Research is used to build new knowledge, improve current care and develop new treatments. The National Institute for Health Research Clinical Research Network (often referred to as CRN) provide the infrastructure that allows high-quality clinical research to take place in the NHS.

All clinical research has to be approved by an independent research ethics committee - the Medicines and Healthcare Products Regulatory Agency (MHRA). This safeguards the rights and welfare of research participants as well as making sure that high quality research is carried out. All research is voluntary and participants are free to withdraw at any time.

The Women’s Health department at UCLH are committed to improving outcomes for women and babies by improving care, diagnosis and treatment within obstetrics and gynaecology. A small team of research midwives and nurses work on an extensive portfolio of CRN funded research studies that cover specialised areas including maternity, gynaecology, neonatal care, fertility, genetics, miscarriage, urogynaecology and cancer.

UCLH is a large teaching hospital and has many research projects underway at any one time. Whilst under our care you are likely to be invited to participate in a research project by healthcare professionals. This may be one of our consultants, nurses or midwives.

Alternatively, if you are interested in volunteering for any of our studies or just would like to have some more information please contact us.

In the unlikely event you encounter any problems or have any concerns about any of our research activity, please contact any of the following:

Current research studies

Aim

  1. CRAFT-OBS: To assess the risk of preterm birth or late miscarriage in women following an in labour caesarean section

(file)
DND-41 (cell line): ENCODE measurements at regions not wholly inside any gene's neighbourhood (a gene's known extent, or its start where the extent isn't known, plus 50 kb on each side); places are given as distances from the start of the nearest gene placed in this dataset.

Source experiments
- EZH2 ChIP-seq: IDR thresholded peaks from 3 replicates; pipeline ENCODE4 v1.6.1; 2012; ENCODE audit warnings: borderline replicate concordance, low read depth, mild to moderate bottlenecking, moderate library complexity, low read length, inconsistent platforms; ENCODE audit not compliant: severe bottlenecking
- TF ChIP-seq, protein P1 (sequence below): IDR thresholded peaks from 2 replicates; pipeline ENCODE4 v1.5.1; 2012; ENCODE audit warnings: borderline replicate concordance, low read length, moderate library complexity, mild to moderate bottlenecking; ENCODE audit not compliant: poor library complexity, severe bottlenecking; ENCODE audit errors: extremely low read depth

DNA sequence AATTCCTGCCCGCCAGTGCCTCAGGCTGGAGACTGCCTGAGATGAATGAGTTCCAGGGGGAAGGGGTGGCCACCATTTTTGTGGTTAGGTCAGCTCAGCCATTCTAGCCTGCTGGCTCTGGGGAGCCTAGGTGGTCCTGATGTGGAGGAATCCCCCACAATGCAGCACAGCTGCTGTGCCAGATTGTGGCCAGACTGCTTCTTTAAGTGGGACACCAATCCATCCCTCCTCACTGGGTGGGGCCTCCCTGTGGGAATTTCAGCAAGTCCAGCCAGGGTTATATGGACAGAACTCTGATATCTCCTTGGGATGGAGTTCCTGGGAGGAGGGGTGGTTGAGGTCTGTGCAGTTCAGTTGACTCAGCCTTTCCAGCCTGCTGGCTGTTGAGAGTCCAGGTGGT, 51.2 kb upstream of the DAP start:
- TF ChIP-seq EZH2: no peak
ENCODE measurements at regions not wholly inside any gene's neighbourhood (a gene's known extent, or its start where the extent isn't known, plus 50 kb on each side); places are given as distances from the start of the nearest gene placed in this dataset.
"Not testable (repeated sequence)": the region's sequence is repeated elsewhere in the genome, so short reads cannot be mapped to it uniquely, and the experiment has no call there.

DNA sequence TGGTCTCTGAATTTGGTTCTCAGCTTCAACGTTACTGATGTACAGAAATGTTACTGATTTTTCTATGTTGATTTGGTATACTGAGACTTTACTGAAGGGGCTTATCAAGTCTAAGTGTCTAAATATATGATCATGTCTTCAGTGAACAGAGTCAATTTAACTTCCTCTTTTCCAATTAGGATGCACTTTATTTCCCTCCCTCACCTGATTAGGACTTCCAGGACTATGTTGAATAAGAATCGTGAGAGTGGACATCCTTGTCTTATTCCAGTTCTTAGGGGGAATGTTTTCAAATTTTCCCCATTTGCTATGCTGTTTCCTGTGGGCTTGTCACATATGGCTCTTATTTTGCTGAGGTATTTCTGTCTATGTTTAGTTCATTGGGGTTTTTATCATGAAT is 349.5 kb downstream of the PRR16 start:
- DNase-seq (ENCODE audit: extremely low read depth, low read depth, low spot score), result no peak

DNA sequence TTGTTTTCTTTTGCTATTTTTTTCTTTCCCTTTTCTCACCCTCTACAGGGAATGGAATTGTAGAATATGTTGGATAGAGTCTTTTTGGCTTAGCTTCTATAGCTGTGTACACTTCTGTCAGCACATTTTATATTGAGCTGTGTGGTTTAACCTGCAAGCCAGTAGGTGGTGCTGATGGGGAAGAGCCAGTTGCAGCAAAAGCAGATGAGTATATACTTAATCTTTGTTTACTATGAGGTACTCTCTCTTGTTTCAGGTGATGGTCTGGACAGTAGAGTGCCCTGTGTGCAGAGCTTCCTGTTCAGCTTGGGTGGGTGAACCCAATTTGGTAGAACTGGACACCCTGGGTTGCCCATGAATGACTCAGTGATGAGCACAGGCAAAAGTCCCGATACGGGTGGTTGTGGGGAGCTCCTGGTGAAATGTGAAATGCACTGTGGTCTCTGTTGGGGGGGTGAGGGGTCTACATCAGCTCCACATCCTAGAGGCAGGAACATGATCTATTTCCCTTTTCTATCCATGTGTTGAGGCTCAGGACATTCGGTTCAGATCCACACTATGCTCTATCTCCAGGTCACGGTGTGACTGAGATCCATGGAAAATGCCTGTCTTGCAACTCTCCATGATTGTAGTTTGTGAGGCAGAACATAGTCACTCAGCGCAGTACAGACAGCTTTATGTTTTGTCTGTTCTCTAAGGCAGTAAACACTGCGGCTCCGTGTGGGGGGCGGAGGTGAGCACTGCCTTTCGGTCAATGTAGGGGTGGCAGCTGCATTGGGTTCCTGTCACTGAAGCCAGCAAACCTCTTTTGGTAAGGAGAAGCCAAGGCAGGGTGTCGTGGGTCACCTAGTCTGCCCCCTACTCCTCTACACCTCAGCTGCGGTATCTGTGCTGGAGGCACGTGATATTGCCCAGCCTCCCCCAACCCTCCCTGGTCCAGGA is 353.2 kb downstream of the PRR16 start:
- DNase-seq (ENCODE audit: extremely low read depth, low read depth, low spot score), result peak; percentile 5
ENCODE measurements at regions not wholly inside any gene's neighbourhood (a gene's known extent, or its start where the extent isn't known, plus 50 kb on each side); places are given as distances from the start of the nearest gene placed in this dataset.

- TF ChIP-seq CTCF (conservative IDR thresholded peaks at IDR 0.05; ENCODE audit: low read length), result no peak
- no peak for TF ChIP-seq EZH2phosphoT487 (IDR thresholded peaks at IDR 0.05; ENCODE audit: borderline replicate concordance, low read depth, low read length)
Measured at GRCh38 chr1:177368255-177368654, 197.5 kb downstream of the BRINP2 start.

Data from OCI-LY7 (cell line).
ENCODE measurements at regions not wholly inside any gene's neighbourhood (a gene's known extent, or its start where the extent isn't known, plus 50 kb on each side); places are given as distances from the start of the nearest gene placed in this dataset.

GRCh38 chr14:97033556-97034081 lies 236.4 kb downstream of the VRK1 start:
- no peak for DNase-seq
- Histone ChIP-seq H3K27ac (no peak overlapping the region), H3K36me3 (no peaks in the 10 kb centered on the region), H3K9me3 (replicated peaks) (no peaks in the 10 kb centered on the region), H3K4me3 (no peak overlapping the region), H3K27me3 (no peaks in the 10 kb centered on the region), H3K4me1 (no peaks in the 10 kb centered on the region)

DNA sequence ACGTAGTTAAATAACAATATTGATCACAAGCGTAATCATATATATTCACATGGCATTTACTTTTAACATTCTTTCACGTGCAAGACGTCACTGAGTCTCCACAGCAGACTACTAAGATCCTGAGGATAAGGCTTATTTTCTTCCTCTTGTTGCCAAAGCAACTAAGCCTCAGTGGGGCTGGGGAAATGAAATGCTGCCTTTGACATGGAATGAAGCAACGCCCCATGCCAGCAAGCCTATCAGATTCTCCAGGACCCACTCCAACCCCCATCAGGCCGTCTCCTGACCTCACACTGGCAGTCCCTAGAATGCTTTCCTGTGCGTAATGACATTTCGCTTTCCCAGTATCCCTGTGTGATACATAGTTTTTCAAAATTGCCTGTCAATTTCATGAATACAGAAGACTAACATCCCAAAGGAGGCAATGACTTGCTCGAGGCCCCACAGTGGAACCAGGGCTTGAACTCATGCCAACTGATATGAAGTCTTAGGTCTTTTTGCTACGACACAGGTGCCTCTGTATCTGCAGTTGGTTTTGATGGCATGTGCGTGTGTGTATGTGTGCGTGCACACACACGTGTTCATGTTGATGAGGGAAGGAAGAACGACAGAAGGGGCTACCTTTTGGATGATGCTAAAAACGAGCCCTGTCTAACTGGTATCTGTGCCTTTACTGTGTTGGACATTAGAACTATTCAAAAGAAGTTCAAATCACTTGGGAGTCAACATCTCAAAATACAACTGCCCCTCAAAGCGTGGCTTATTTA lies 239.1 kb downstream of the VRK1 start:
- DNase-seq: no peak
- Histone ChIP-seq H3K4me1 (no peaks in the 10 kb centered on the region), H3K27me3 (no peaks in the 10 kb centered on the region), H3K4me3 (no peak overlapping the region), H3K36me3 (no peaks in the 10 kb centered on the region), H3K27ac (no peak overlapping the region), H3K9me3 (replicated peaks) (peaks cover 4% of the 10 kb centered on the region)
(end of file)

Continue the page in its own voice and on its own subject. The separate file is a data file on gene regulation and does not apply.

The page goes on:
2. CRAFT-RCT: To assess if cervical cerclage reduces preterm birth in pregnant women with a short cervix following a previous in labour caesarean section
  3. CRAFT-IMG: To assess if alterations in MRI parameters or ultrasound characteristics occurs in women who undergo a late miscarriage or preterm birth following an in labour caesarean section

Recruitment

  1. CRAFT-OBS: pregnant women with 14+0-23+6 week with previous history of caesarean section in labour
  2. CRAFT-RCT: pregnant women with a previous history of caesarean section carried out at full dilatation and a short cervix (≤25mm) in current pregnancy
  3. CRAFT-IMG: pregnant women with a previous history of caesarean section carried out at full dilatation (30 women with cervix >25mm; 30 CRAFT-RCT participants)

Aim:

Investigate the role of T-regulatory (Treg) cell in maintaining a healthy pregnancy and influencing the development of pre-eclampsia.

Recruitment:

All women in their first ongoing pregnancy

Aim:

  • Establishing a registry of all UK twin pregnancies complicated by Twin to twin transfusion syndrome (TTTS) to answer uncertainties regarding the treatment and management.

Recruitment:

  • All complicated multiple pregnancies, uncomplicated monochorionic twin pregnancies, Triplet pregnancies and any multiple pregnancy (twin or triplet) complicated by TTTS.

For more information about TTTS, visit here.

Aim

  • To understand the means by which vaginal bacteria are involved in preterm birth.

Recruitment